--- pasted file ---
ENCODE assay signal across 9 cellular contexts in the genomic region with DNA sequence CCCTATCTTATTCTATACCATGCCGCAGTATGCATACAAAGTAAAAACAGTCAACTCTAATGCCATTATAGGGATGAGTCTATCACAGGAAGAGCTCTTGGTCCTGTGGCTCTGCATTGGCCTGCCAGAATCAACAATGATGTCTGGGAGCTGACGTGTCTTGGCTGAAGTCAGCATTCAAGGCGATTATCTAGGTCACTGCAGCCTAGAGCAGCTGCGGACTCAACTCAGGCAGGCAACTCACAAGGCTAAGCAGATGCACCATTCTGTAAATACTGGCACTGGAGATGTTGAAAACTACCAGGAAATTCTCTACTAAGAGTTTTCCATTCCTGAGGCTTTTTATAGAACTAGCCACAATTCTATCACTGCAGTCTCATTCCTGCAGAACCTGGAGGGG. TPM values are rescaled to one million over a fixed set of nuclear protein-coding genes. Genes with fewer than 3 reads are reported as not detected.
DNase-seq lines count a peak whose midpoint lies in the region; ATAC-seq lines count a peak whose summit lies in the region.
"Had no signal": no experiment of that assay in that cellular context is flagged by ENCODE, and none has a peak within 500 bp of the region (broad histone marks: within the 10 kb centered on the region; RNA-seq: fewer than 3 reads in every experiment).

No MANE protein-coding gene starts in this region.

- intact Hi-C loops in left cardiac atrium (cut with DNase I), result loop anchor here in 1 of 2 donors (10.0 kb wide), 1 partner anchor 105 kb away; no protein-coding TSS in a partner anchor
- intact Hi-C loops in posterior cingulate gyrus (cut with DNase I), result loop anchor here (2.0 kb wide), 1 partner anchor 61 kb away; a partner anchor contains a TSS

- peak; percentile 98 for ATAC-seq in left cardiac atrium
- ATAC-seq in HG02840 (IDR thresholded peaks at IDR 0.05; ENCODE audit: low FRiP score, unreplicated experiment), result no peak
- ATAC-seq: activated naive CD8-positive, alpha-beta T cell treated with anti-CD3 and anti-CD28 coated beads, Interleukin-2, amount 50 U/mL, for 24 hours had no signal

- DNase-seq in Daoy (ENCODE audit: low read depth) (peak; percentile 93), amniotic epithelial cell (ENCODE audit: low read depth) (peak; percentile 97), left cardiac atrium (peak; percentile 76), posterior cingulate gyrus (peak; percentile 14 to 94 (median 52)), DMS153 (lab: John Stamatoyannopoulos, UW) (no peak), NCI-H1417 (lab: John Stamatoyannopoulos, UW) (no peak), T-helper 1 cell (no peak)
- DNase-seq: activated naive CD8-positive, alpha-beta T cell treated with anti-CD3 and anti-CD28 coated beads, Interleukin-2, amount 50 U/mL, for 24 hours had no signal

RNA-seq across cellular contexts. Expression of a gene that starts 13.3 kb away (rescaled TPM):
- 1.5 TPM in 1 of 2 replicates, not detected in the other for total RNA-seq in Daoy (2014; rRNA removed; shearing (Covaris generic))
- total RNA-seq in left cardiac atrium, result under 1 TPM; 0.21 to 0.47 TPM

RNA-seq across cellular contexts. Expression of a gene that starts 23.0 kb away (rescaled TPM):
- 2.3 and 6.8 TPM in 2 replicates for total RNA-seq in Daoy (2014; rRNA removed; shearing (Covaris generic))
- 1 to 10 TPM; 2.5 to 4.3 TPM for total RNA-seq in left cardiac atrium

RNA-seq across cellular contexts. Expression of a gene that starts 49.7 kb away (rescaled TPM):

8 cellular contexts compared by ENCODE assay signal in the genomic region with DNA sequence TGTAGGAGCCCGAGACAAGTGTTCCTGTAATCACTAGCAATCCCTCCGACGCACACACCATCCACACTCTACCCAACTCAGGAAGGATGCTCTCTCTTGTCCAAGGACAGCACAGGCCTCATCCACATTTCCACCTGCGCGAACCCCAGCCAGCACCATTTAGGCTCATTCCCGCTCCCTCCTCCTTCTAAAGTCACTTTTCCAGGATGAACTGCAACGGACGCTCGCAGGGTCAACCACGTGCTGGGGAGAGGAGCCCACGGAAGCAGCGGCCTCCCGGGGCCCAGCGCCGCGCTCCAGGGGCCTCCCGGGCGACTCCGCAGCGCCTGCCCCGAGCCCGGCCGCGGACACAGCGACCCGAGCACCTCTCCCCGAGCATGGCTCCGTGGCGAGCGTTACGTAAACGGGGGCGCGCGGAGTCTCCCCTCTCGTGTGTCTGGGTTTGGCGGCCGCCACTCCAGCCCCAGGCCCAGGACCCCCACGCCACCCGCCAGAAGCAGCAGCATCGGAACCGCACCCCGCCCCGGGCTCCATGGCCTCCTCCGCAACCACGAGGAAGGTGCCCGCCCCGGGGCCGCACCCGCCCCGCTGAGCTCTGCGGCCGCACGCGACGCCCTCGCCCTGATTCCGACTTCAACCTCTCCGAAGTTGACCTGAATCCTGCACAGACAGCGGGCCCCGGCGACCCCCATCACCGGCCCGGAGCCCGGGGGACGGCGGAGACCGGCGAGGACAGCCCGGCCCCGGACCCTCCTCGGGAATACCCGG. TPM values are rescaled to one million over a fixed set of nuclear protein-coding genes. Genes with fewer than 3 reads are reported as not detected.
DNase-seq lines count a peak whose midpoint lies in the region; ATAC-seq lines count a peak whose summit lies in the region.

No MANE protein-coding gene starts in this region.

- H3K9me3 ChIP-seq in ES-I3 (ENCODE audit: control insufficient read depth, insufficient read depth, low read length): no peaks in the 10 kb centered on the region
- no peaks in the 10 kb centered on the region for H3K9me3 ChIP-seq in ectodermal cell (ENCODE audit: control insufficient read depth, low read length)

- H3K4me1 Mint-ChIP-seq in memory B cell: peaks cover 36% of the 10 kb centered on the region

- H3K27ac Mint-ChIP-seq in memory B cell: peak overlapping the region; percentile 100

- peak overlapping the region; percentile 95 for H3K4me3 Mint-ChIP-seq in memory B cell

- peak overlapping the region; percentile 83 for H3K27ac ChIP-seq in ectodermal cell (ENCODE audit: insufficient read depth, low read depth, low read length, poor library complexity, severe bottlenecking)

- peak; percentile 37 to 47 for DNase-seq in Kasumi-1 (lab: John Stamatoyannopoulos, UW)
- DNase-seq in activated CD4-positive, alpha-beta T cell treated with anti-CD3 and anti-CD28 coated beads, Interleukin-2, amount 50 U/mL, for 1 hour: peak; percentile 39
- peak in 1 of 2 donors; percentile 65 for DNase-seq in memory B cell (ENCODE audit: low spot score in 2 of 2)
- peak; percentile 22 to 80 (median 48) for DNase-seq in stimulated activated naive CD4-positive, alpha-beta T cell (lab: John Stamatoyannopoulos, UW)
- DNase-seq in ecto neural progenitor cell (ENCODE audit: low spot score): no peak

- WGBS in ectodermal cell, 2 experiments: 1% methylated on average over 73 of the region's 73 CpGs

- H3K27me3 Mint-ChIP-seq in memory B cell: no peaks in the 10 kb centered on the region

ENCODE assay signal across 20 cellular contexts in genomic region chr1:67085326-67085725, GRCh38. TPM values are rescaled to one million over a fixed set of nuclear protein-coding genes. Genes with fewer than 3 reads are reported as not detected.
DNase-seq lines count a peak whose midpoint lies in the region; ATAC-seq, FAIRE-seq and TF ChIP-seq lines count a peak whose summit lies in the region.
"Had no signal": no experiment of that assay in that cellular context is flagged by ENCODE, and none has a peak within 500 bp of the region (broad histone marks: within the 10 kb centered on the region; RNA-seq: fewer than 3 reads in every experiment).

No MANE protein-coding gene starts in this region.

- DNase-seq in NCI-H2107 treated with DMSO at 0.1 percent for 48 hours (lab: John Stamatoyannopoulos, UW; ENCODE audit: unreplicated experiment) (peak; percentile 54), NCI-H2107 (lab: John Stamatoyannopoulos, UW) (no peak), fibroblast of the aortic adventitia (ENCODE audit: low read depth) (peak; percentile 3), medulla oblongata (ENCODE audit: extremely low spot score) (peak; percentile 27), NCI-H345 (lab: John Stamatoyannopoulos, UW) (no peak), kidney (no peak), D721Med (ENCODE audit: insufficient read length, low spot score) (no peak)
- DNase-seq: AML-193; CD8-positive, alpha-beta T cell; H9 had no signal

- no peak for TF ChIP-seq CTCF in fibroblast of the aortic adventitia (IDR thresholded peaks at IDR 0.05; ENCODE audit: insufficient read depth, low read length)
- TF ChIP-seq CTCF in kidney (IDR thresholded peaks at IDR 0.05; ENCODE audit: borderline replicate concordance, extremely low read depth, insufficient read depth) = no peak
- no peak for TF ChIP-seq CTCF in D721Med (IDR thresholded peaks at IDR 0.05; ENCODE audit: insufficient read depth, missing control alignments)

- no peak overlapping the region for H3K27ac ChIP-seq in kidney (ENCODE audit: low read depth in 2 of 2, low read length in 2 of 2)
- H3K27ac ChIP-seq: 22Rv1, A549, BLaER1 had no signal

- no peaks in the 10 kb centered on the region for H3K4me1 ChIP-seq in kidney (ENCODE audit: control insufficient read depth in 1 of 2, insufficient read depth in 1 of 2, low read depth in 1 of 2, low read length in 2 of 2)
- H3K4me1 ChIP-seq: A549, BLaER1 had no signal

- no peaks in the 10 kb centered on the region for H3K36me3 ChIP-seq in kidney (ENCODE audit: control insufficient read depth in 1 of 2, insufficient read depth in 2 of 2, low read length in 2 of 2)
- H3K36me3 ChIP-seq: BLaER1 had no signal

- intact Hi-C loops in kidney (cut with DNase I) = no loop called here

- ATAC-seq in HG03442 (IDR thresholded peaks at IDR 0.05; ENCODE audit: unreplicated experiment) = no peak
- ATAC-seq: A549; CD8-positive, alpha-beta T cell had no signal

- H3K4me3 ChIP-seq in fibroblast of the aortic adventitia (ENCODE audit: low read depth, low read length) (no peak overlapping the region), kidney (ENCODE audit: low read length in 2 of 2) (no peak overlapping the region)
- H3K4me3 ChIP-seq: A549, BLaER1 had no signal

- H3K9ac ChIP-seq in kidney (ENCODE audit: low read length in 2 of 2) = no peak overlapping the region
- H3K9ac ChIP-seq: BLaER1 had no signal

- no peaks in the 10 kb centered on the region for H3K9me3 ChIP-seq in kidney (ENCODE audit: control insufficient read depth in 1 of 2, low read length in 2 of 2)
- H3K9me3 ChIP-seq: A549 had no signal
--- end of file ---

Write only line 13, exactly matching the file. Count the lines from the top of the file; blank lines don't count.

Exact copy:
- 1.5 TPM in 1 of 2 replicates, not detected in the other for total RNA-seq in Daoy (2014; rRNA removed; shearing (Covaris generic))